Williams is an above the rim highlight in transition. Catching lobs is his specialty. Williams also scores with a one or two dribble pull up going to his right or a running floater where he uses his leaping ability and length to score over opponents. Skill development must be at the top of his list to be successful in college. Williams struggled to score in a half court setting. He must work on his overall shooting and ball handling. He didn't look comfortable shooting the three or making scoring moves off the dribble (Timberwolve Shootout). He also had trouble finishing at times once he got to the rim because he seem to be anticipating contact instead of attacking the basket.

If Williams can put together a respectable outside game, he could dominate the Big Ten eventually. But his current struggles in the half court and lack of comfort shooting from the outside will reinforce Minnesota's current weaknesses.

Make no mistake, I think Williams is a tremendous addition and will eventually add quite a bit. But I'm not sure he addresses the team's most dire need: A consistent scorer from the outside.

Justin Cobbs: A point guard that will probably be given every chance to win the starting point guard job, Cobbs has earned a reputation as a talented point guard with upside. Interesting analysis here.

Cobbs is one of the most debatable players on the west coast. On the one hand, his competiveness, athleticism, and improved skill are attractive to any coach on any level. However, his decision-making (specifically his shot selection), is troublesome to say the least. He takes very difficult shots early in the shot clock that leave you shaking your head, but there is no question he is a talent. He is extremely explosive in the open court and is very strong going to the basket and had some of the most acrobatic finishes of the tournament (Mission Prep Christmas Classic). He can knock down the 3-point shot and he gets great lift on it.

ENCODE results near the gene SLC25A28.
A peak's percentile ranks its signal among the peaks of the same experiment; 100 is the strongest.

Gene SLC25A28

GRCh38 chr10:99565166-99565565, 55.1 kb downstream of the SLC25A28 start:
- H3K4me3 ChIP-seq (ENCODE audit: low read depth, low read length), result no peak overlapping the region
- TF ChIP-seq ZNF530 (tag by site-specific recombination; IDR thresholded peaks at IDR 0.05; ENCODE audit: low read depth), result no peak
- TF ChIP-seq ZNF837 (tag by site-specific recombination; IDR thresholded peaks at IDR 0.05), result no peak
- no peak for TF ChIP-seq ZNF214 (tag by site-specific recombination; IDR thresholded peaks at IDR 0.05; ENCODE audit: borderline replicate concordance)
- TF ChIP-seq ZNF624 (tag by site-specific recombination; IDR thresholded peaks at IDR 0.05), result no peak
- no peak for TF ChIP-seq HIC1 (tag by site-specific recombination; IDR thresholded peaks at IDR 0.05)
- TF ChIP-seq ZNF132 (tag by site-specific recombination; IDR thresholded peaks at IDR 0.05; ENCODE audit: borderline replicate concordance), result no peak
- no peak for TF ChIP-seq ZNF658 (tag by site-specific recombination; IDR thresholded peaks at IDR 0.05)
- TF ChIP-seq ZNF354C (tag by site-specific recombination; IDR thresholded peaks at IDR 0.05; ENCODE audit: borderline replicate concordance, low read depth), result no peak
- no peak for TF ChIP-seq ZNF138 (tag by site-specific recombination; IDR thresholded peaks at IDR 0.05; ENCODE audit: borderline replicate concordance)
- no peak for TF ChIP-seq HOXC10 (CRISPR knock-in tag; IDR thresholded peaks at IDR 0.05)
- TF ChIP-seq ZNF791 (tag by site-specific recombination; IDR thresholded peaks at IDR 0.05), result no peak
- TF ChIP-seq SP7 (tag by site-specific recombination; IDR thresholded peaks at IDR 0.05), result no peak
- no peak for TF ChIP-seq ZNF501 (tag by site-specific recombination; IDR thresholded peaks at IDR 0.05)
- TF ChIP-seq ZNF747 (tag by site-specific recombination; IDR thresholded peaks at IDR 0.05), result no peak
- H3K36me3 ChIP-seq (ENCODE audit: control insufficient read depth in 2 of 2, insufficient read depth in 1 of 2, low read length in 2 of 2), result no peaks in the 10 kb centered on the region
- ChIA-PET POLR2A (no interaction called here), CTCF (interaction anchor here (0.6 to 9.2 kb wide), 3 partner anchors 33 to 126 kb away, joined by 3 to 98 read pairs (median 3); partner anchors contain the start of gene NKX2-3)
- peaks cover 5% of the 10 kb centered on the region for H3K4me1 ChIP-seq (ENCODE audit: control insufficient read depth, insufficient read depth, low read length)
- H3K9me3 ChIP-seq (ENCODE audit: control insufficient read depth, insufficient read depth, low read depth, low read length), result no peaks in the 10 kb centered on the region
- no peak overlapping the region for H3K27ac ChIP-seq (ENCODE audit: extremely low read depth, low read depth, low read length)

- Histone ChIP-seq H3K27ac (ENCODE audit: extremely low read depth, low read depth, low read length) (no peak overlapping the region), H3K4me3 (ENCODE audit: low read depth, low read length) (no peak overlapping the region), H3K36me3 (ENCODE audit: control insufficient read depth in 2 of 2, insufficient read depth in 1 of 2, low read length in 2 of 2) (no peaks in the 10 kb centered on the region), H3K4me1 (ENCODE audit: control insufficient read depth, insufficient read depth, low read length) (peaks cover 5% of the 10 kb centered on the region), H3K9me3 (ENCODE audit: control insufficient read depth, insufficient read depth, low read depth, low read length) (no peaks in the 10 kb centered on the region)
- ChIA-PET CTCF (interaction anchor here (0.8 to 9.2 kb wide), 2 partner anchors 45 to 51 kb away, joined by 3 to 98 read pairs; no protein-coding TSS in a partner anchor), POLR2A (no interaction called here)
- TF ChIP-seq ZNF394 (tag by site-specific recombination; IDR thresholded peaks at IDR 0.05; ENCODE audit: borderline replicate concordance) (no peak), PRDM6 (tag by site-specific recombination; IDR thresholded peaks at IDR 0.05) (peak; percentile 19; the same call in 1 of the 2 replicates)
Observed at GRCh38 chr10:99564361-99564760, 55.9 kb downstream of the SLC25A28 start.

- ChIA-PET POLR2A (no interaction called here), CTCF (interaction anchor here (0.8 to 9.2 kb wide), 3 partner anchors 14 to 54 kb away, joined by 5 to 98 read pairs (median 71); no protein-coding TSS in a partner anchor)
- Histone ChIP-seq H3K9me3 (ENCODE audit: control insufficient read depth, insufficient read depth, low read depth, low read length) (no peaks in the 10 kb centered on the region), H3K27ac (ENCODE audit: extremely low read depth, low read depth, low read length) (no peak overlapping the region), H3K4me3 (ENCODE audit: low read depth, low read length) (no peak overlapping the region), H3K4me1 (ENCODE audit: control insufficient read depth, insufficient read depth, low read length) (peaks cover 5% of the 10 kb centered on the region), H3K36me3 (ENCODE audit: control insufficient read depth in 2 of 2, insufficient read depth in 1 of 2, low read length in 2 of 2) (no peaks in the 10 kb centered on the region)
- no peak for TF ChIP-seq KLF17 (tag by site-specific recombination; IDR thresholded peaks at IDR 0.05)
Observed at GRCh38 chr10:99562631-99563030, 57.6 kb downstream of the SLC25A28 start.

No doubt that Cobbs' competitiveness is what drew Coach Smith to him. And it's great to see that Cobbs is confident shooting the rock. But Tubby has a short leash and will not put up with out of control shot selection. It'll be intersting to see where Cobbs shakes out next year. Will he earn time at the point? If he does, will Devoe Joseph slide over into the two-guard slot? No matter what happens, Cobbs might be the most important member of this class. If he pans out into a solid point guard who can score, then Minnesota will be scary for the next few years. If not, the Gophers will continue to have the same problems they've been having.

Bryant Allen: A Missouri native who signed a letter of intent to play for Coach Brewster, Allen could be another member of Minnesota's backcourt. At 6' 160, Allen is a point guard who is described as a streaky outside shooter who is very quick and athletic off the dribble. If he plays basketball, he too will be in the mix at the point guard spot.

Conclustion: Each of the incoming recruits could be very good in a number of areas. But in looking at the common perceptions surrounding each of them, I'm not sure this incoming recruiting class has addressed the team's most dire need, that is, finding a guard who can score consistently from the outside.

In fairness, when Smith was putting this class together the largest perceived weakness was a lack of a stable inside presence. No doubt that has been addressed. And Williams' athleticism will be great to see in Williams Arena. But unless Williams, Cobbs, Allen, or current guards Nolen, Westbrook, Joseph or Hoffarber begin to hit shots from the outside, next year's team, while tougher on the inside, might suffer from the same issues.